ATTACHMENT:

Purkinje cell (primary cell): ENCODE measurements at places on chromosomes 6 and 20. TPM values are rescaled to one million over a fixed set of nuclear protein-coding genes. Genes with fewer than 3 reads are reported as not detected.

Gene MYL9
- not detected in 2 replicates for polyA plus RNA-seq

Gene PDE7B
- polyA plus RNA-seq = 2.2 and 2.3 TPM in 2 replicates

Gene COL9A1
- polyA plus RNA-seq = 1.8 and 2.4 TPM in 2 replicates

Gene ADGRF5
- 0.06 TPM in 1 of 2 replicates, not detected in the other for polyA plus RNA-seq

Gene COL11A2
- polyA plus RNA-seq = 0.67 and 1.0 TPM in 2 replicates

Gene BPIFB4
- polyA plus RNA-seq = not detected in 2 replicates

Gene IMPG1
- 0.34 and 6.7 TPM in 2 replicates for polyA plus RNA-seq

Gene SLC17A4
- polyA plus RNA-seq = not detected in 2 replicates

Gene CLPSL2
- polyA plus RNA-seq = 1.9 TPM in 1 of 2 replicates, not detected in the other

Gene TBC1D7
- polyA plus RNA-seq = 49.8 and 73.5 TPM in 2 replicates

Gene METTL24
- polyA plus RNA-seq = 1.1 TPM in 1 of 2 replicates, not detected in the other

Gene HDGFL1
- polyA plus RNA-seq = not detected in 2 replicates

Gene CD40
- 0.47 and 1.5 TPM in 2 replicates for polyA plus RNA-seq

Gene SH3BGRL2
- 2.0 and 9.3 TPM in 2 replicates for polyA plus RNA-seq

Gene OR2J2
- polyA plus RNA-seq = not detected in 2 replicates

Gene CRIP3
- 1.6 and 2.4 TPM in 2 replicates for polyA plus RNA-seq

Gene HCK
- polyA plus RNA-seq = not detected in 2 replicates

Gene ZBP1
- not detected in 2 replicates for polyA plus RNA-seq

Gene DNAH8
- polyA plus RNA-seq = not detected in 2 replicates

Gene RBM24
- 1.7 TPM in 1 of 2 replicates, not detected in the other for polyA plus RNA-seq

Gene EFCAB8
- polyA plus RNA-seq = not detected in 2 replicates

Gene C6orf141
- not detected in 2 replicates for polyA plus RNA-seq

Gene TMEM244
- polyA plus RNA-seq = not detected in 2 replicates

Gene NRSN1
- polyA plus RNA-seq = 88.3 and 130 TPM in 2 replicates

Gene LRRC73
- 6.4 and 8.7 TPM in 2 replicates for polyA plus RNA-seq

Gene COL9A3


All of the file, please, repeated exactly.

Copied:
Purkinje cell (primary cell): ENCODE measurements at places on chromosomes 6 and 20. TPM values are rescaled to one million over a fixed set of nuclear protein-coding genes. Genes with fewer than 3 reads are reported as not detected.

Gene MYL9
- not detected in 2 replicates for polyA plus RNA-seq

Gene PDE7B
- polyA plus RNA-seq = 2.2 and 2.3 TPM in 2 replicates

Gene COL9A1
- polyA plus RNA-seq = 1.8 and 2.4 TPM in 2 replicates

Gene ADGRF5
- 0.06 TPM in 1 of 2 replicates, not detected in the other for polyA plus RNA-seq

Gene COL11A2
- polyA plus RNA-seq = 0.67 and 1.0 TPM in 2 replicates

Gene BPIFB4
- polyA plus RNA-seq = not detected in 2 replicates

Gene IMPG1
- 0.34 and 6.7 TPM in 2 replicates for polyA plus RNA-seq

Gene SLC17A4
- polyA plus RNA-seq = not detected in 2 replicates

Gene CLPSL2
- polyA plus RNA-seq = 1.9 TPM in 1 of 2 replicates, not detected in the other

Gene TBC1D7
- polyA plus RNA-seq = 49.8 and 73.5 TPM in 2 replicates

Gene METTL24
- polyA plus RNA-seq = 1.1 TPM in 1 of 2 replicates, not detected in the other

Gene HDGFL1
- polyA plus RNA-seq = not detected in 2 replicates

Gene CD40
- 0.47 and 1.5 TPM in 2 replicates for polyA plus RNA-seq

Gene SH3BGRL2
- 2.0 and 9.3 TPM in 2 replicates for polyA plus RNA-seq

Gene OR2J2
- polyA plus RNA-seq = not detected in 2 replicates

Gene CRIP3
- 1.6 and 2.4 TPM in 2 replicates for polyA plus RNA-seq

Gene HCK
- polyA plus RNA-seq = not detected in 2 replicates

Gene ZBP1
- not detected in 2 replicates for polyA plus RNA-seq

Gene DNAH8
- polyA plus RNA-seq = not detected in 2 replicates

Gene RBM24
- 1.7 TPM in 1 of 2 replicates, not detected in the other for polyA plus RNA-seq

Gene EFCAB8
- polyA plus RNA-seq = not detected in 2 replicates

Gene C6orf141
- not detected in 2 replicates for polyA plus RNA-seq

Gene TMEM244
- polyA plus RNA-seq = not detected in 2 replicates

Gene NRSN1
- polyA plus RNA-seq = 88.3 and 130 TPM in 2 replicates

Gene LRRC73
- 6.4 and 8.7 TPM in 2 replicates for polyA plus RNA-seq

Gene COL9A3